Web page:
Polchinski ends by claiming that Smolin’s case for “group-think” and for a “sociological” problem with string theory is “quite weak”. This problem is obviously hard to quantify and a matter of perspective. While I don’t doubt that Polchinski sees himself as not suffering from “group-think”, if he were, he obviously wouldn’t think so. One thing I think is undeniable about the “sociology” of all this is that the blog phenomenon has put a lot of evidence out there for any unbiased observer to judge for themselves, and this is one of the main reasons for what even a fervent string theory proponent like Sean Carroll has noticed: string theorists are losing this debate.
Anyone who regularly follows the most well-known blogs run by string theorists pretty soon becomes convinced that they have a real problem. Lubos Motl is the Id of string theory on uncensored display. The fact that his colleagues promoted him and show signs of only having a problem with his politics, not his behavior as a scientist (if they have any problem with his calls for my death or other attacks on me, I’ve never seen evidence of it) is truly remarkable. Two out of three recent string theory textbooks prominently carry his endorsement. All another prominent string theorist blogger, Clifford Johnson, has to say about Lubos is “I thank him for his physics contributions and for widening the discussion.” This was in the context of an eight-part personal attack on Lee Smolin and me for having written books that Clifford steadfastly refuses to read. The other of the three prominent string theory bloggers is renowned for his sneering attacks on the competence of anyone who dares to criticize string theory, issues press releases claiming tests for string theory that other physicists describe as “hilarious”, while misusing his position of responsibility at the arXiv to stop links to criticism of string theory articles from appearing there. Among those string theorists without their own blogs who choose to participate in the comment sections of others, a surprising number seem to think that it is an ethical thing to do to post often personal attacks on string theory critics from behind the cover of anonymity. Less anonymously, a large group of string theorists at the KITP seem to have thought it was an intelligent idea to act like a bunch of jeering baboons, on video, for distribution on the web.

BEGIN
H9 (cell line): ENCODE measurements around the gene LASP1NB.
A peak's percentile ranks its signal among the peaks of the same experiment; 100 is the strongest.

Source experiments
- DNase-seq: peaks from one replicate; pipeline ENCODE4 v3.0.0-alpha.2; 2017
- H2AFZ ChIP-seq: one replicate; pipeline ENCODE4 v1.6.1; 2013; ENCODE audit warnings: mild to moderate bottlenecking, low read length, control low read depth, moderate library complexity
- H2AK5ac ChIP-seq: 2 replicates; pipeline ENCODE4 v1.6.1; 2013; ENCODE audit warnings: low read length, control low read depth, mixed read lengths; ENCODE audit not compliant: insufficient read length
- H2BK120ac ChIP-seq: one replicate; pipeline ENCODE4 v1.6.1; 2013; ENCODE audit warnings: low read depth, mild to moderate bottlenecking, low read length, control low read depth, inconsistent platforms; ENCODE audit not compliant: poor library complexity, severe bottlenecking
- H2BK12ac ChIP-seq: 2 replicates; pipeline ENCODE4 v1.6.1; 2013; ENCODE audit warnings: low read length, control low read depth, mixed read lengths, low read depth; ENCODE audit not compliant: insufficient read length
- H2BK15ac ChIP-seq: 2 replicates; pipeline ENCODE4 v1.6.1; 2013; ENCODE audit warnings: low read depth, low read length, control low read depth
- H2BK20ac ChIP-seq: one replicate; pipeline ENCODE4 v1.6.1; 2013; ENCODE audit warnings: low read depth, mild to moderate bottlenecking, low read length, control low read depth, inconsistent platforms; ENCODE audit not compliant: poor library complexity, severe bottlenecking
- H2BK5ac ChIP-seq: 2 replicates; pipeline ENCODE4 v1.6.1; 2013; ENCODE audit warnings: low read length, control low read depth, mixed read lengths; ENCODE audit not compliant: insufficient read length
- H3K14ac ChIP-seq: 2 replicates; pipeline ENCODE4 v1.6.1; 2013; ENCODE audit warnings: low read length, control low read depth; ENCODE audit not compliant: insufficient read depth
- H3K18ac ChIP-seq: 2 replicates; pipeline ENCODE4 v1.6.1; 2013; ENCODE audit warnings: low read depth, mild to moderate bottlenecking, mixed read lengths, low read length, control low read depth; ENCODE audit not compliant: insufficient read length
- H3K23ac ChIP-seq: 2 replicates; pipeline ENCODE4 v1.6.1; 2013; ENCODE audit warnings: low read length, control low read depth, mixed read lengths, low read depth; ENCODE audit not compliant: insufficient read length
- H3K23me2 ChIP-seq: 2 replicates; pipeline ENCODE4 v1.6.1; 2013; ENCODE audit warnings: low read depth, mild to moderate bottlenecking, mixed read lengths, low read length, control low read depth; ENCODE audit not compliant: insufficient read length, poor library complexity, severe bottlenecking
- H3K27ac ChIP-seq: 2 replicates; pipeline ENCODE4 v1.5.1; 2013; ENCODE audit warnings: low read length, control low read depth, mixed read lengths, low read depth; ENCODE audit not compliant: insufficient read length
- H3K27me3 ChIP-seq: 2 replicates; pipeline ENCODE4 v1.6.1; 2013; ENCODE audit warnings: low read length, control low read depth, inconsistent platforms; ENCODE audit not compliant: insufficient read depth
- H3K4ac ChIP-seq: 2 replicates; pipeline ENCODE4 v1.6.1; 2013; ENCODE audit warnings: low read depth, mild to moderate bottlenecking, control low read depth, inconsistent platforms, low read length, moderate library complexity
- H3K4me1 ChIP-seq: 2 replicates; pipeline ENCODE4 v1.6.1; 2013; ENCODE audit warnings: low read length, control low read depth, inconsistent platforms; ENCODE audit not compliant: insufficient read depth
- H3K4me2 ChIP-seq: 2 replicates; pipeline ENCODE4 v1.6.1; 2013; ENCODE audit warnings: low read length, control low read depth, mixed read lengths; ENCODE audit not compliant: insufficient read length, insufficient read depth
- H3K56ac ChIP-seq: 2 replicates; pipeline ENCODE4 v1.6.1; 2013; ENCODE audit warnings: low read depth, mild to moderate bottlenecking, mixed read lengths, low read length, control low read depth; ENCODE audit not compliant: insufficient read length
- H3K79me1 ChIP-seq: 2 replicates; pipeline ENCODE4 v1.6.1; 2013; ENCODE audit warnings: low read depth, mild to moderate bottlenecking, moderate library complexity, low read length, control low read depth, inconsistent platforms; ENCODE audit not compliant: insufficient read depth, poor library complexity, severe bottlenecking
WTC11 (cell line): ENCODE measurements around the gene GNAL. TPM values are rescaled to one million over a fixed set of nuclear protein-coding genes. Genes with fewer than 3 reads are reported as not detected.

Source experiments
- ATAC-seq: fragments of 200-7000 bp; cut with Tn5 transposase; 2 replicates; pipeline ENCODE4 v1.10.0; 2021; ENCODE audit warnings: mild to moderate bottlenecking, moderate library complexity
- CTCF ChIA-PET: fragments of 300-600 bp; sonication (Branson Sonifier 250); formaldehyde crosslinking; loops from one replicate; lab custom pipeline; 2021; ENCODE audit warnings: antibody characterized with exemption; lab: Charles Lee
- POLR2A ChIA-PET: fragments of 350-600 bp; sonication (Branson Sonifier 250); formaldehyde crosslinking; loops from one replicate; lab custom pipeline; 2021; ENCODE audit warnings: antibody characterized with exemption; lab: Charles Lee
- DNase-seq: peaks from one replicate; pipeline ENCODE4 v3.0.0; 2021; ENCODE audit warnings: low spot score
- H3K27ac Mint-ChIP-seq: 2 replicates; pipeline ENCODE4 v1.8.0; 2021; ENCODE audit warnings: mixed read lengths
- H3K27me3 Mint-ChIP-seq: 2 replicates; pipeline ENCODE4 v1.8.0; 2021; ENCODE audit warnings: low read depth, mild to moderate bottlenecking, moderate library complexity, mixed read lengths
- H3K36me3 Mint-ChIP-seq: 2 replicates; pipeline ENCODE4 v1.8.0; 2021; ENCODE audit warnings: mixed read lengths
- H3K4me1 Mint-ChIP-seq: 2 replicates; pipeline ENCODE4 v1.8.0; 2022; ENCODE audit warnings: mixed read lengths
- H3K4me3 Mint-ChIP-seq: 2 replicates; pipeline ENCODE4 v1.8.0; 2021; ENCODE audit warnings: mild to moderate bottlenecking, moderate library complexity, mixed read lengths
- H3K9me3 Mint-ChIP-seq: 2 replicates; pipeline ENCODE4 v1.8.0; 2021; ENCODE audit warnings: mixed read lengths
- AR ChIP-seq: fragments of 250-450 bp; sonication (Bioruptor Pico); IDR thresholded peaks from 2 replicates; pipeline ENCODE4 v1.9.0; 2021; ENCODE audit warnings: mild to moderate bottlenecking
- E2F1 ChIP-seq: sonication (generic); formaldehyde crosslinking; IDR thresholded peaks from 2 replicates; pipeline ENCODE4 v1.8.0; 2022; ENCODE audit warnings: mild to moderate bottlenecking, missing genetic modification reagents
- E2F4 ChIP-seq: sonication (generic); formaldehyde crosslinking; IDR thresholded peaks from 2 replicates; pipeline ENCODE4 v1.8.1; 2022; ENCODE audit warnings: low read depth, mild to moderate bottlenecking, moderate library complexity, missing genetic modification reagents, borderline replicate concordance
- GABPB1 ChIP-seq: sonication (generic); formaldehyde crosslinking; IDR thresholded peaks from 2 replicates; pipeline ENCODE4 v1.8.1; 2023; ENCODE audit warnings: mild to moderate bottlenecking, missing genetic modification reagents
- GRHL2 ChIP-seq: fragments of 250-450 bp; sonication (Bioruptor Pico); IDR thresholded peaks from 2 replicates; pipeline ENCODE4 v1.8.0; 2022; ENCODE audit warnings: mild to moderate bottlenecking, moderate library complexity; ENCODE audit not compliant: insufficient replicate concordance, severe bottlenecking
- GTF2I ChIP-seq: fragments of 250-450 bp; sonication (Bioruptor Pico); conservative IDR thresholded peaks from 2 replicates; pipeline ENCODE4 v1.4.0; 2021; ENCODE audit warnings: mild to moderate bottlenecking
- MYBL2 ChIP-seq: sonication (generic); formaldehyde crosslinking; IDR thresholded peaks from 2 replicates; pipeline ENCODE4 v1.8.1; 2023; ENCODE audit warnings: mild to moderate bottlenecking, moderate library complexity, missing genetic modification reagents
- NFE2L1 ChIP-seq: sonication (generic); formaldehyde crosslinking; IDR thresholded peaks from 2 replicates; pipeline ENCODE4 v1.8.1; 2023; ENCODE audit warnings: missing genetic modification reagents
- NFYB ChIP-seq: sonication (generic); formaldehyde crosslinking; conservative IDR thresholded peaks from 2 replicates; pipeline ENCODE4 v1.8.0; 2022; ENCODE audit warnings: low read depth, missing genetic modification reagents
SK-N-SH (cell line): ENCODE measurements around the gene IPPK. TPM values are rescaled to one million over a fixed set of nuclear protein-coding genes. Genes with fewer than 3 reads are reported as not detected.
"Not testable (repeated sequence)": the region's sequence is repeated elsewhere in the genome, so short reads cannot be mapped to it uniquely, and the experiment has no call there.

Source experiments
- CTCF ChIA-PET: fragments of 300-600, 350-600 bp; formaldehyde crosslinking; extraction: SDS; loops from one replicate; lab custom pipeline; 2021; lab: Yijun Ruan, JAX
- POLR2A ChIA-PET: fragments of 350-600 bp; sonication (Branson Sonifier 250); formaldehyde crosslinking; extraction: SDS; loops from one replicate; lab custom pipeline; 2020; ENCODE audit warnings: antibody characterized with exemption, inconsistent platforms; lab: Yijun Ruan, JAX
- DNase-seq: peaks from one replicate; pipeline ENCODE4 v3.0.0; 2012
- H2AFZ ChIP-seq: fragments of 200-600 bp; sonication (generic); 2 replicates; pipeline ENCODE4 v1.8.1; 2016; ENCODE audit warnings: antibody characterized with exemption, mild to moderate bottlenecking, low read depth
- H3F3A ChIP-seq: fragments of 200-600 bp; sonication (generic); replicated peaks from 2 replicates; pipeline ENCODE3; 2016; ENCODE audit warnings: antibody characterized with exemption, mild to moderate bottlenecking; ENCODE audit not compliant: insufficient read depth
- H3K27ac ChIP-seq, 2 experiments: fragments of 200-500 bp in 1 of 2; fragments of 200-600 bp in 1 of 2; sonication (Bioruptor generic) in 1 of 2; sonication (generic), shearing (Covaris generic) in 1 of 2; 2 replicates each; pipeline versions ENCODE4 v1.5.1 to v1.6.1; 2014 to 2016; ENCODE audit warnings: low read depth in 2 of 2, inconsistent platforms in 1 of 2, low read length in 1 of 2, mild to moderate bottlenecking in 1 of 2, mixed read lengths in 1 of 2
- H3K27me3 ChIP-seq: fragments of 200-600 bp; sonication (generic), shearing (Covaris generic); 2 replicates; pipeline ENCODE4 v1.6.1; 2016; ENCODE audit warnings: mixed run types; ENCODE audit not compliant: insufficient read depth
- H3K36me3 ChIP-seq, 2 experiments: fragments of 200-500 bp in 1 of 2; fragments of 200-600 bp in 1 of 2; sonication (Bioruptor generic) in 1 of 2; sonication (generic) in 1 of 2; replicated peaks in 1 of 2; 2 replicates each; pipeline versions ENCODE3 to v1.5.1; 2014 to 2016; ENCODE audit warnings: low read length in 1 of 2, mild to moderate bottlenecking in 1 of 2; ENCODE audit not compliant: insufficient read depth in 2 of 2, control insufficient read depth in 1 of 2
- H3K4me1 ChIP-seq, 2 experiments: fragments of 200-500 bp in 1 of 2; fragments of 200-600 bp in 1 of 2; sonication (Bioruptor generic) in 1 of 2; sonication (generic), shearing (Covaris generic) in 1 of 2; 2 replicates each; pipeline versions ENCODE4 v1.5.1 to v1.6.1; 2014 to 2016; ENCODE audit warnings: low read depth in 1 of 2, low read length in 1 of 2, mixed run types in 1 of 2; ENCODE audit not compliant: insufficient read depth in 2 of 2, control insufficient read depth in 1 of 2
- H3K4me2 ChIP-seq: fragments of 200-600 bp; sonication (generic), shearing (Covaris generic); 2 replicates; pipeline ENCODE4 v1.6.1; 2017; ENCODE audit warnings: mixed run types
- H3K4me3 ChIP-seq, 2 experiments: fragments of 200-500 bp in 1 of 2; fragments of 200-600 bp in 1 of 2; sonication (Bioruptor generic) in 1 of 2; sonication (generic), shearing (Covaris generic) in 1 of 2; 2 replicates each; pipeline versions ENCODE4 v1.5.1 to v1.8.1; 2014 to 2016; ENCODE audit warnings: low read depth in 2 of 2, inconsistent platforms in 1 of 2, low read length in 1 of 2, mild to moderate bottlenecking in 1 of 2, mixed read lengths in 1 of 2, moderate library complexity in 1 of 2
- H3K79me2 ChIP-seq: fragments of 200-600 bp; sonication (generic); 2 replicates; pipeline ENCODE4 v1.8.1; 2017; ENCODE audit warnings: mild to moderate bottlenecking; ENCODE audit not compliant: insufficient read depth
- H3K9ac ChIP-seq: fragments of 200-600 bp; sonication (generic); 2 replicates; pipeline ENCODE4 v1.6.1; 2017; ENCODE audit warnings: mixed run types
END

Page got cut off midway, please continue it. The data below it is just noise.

This kind of public behavior and the lack of any condemnation of it by other string theorists is what has convinced many physicists and others that, yes, string theory does have a “sociological” problem. I have to confess that my experience over the last couple years has caused me to come to the conclusion that the string theory community has a much greater problem with personal and professional ethics than I thought when I wrote my book. The fact that so many string theorists have decided to respond to my book and Smolin’s not with scientific arguments, but with unprofessional behavior I think speaks volumes for the strength of their scientific case, and this has been noticed by their colleagues, science journalists, and the general public. While I applaud Polchinski for behaving professionally in his response to the two books, I suggest that he should take a look at the behavior of many of his colleagues and ask himself again whether or not there might be a sociological problem here.